Tuesday, December 20, 2011

Code Academy: Week 12

Code Academy Demo Day practice:

We're presenting in front of 200 movers and shakers from the Chicago tech scene tonight, and I'm about to get up there and tell 'em to connect me with Detroit's biggest mover and shaker - Dan Gilbert.

Code Academy Demo Day 
TechNexus 200 S Wacker
Chicago, IL

Friday, December 16, 2011

Code Academy: Week 11

Until this week, I haven't felt comfortable saying this:
I'm a software developer.
Despite being a part of Code Academy and learning the skills of a developer, to call myself one always felt wrong, like I was a poser faking it in a field I knew very little about. And though I'm no where close to where I want to be in terms of my ability as a developer, a couple of things happened this past week that gave me enough confidence where it finally feels natural to call myself what I've become over the last 11 weeks: a developer.
  • On Wednesday I went to a Chicago meetup put on by a company called Heroku. I've been using Heroku to deploy the applications I'm building and they organized an evening session to talk more about their product and to show off some demonstrations on how to use it. About 30 developers were in attendance (maybe half of them Rubyists) and there wasn't any moment that I felt out of place or in over my head. In fact, they had a live coding demonstration of an email/signup app that they deployed to Heroku and as a few of the audience members watched in amazement at the speed with which he was able to code and deploy, my thoughts were generally something like - "that's easy." I could have gotten up in front of a room full of Chicago developers and offered some of them new skills related to the software craft. A poser developer couldn't do that.
  • A fellow Code Academy student sent me an email this week about stripe.com, a payment processing service similar to Paypal. He had just implemented it on his site, found it to be very easy and seamless, and knew I had been struggling with Paypal. He recommended I check it out. If you go to the homepage the first thing you'll see is "Payments for Developers." 11 weeks ago this service wouldn't have been for me, I wasn't a developer, but I'm happy to report that after spending about 2 hours this week working on implementation, I got Stripe hooked up to my site without too much trouble. I was able to follow along with their code tutorials, make a few customizations needed for my site, and perhaps most tellingly, appreciate their product from a developer's point of view. Their homepage headline made sense...because I'm a developer.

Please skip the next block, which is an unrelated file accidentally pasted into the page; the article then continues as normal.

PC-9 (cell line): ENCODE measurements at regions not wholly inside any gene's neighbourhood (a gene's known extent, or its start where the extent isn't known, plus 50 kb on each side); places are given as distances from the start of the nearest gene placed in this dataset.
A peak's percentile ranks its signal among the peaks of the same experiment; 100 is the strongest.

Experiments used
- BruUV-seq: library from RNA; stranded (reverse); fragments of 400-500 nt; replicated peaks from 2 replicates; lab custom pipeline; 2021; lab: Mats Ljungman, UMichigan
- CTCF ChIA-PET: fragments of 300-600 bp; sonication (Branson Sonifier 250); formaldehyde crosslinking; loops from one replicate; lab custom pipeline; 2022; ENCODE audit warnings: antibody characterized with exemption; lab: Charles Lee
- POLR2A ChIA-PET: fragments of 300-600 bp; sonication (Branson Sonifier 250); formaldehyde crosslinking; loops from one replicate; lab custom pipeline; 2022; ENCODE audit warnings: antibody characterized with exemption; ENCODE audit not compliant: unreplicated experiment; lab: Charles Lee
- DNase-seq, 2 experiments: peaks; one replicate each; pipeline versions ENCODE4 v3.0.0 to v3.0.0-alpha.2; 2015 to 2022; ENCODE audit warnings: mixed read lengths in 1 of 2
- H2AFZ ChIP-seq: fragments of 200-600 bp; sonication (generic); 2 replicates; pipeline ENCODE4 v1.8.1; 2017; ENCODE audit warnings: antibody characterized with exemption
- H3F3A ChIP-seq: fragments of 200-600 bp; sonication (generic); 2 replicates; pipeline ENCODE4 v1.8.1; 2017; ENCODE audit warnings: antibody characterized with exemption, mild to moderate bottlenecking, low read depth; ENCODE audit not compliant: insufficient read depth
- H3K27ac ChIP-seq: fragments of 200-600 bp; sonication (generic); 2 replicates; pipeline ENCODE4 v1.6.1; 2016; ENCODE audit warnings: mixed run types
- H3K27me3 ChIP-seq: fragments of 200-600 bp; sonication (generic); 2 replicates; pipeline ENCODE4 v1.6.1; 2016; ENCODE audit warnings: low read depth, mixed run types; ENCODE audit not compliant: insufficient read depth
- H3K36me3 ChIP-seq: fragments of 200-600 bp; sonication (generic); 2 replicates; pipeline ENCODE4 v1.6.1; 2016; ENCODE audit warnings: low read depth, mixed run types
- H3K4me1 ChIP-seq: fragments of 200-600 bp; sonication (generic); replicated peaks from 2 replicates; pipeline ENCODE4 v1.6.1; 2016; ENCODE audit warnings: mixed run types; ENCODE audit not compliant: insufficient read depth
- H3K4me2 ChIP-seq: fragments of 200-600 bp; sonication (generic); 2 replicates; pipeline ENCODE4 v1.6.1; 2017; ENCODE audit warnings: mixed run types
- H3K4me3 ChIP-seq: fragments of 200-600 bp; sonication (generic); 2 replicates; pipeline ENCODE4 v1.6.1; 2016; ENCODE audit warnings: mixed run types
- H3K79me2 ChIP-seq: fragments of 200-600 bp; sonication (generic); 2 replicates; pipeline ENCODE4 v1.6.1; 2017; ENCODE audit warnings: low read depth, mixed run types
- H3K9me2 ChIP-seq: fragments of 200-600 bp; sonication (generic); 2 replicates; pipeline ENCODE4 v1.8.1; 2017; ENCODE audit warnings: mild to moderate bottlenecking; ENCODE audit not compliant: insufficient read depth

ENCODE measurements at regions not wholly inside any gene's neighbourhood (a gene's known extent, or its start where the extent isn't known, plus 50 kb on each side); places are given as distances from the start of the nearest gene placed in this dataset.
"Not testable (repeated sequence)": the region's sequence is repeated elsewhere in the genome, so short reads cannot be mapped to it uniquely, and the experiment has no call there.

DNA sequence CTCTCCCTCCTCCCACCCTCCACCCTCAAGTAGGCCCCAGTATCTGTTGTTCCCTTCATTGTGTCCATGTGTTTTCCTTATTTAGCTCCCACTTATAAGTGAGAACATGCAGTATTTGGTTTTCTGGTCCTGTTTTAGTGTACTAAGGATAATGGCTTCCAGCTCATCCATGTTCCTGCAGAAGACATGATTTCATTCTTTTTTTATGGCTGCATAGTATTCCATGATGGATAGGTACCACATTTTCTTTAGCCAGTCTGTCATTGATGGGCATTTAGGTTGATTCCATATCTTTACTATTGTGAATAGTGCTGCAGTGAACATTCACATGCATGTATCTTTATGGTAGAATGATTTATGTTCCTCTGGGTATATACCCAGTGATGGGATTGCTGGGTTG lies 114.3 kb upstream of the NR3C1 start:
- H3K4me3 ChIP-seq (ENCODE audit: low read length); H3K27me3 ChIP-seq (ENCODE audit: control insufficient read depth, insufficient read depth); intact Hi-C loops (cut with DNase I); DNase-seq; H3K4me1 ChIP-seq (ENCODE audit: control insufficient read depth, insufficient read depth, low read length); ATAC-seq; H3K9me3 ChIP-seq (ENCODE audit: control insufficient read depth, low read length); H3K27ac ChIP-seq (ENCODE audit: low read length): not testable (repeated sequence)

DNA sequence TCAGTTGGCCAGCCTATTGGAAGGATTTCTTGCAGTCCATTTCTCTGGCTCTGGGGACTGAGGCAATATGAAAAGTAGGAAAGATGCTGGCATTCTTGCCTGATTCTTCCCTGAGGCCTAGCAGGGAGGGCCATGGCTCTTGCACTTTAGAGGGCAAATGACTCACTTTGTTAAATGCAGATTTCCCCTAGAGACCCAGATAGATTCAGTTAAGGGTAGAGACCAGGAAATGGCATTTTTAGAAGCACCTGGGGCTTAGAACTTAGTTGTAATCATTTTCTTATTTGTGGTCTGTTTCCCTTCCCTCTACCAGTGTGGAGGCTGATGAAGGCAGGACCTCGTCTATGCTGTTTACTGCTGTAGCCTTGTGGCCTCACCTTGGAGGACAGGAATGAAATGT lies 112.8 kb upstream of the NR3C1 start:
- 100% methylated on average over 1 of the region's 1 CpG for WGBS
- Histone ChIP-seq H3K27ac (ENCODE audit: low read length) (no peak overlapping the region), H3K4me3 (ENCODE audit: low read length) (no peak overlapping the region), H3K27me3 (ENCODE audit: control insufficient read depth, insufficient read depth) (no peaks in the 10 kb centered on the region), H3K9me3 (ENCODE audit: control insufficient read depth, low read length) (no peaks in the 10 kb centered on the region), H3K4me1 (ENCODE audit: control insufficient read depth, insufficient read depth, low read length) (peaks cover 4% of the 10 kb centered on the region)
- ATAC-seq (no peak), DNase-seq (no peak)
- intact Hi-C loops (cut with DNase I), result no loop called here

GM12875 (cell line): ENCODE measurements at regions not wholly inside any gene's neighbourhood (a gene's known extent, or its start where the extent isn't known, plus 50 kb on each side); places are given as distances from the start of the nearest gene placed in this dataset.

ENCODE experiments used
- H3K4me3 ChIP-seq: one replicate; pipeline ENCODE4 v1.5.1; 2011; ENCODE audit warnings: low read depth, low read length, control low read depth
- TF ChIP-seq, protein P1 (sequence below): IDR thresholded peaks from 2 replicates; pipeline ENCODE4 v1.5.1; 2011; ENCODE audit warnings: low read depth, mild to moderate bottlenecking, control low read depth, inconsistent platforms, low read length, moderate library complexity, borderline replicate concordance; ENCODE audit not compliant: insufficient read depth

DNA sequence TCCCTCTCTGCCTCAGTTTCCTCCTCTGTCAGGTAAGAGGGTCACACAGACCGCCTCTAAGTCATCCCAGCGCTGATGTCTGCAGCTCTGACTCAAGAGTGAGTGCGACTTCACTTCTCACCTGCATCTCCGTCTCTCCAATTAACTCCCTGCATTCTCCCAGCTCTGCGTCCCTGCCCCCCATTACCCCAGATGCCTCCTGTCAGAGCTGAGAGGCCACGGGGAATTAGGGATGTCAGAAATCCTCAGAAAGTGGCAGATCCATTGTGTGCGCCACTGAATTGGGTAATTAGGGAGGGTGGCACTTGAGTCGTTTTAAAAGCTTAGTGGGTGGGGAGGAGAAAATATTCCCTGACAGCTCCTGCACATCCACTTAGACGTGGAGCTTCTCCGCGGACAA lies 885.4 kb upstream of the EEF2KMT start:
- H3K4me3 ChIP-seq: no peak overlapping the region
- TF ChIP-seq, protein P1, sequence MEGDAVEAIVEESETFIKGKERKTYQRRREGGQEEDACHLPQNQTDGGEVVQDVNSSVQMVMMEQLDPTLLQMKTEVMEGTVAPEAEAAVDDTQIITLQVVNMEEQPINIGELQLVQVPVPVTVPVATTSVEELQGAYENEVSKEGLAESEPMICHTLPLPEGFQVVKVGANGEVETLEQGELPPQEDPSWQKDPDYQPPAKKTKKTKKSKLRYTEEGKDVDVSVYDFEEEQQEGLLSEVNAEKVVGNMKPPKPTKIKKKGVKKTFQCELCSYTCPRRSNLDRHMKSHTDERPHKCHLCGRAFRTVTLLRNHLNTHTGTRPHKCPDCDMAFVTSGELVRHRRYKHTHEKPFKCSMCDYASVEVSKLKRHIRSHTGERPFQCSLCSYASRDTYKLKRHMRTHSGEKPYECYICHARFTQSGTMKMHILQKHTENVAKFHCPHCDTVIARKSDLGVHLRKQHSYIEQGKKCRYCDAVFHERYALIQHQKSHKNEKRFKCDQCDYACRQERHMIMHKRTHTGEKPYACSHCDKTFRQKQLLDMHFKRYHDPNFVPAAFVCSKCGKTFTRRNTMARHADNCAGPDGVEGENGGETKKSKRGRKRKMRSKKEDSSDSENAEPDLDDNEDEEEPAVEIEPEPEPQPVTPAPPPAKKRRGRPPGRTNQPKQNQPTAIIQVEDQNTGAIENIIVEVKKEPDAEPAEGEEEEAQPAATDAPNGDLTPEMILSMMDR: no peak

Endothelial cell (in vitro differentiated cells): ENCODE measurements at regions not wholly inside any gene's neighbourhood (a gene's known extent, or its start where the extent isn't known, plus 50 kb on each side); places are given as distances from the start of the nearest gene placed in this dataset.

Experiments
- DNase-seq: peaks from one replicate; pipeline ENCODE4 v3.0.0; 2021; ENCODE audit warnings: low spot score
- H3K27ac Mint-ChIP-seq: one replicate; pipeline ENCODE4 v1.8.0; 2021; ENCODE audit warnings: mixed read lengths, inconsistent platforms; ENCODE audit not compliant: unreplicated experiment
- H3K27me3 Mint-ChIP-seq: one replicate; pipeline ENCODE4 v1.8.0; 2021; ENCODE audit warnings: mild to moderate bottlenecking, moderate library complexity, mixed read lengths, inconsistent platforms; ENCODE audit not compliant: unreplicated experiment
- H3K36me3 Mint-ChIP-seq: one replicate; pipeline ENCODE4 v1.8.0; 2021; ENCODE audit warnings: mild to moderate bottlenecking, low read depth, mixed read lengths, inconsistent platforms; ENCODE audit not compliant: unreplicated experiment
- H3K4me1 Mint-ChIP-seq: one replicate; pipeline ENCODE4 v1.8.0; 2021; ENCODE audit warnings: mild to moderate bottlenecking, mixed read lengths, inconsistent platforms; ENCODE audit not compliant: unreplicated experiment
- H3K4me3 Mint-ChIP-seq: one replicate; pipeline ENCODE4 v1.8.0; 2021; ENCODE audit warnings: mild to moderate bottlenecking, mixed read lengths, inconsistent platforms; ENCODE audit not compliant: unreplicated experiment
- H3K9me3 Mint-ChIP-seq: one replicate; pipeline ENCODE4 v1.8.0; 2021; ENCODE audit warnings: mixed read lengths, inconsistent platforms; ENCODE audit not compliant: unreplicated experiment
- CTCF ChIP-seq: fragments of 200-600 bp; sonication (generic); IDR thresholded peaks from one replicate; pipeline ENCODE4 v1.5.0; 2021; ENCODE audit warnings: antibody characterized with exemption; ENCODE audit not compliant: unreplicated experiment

Learn how to code!

This internet thing might be around for a while.

The Rise of Developer Economics
The one absolutely solid place to store your capital today — if you know how to do it –  is in software developers’ wallets. 

Sunday, December 11, 2011

Code Academy: Week 10

I've found a lot of success in failure this week. I've spent the better part of 3 days struggling to get PayPal integrated to a site I'm working on and still haven't managed to get it set up properly. Digging through PayPal's endless and poorly organized API docs, researching how to handle the params I'm receiving from PayPal, understanding that redirect_to is a HTTP GET request while I need a POST, and reading production log files to troubleshoot hasn't solve my problem. I'm still forced to disable auto-return (forcing the user to click on a link after payment to get back to my site) in order to finish the transaction. Frustrating but not a completely lost battle.

API, params, GET, POST, production logs. What?!!? Exactly. There was a moment yesterday while knee deep in my investigation where I took a quick step back and realized how far I've come in the past ten weeks. I've picked up a whole new skill set (and the vocabulary to go with it!) and am writing code to handle a custom PayPal integration to accept credit card payments on a site built from scratch. Awesome!

I'm close to solving this PayPal riddle and after talking to a lot of folks this week about what I was working on, the general consensus was that PayPal is terrible and that its API and documentation is some of the most confusing out there. I'm hoping they're right because if I get this hooked up, everything else I tackle should be easier.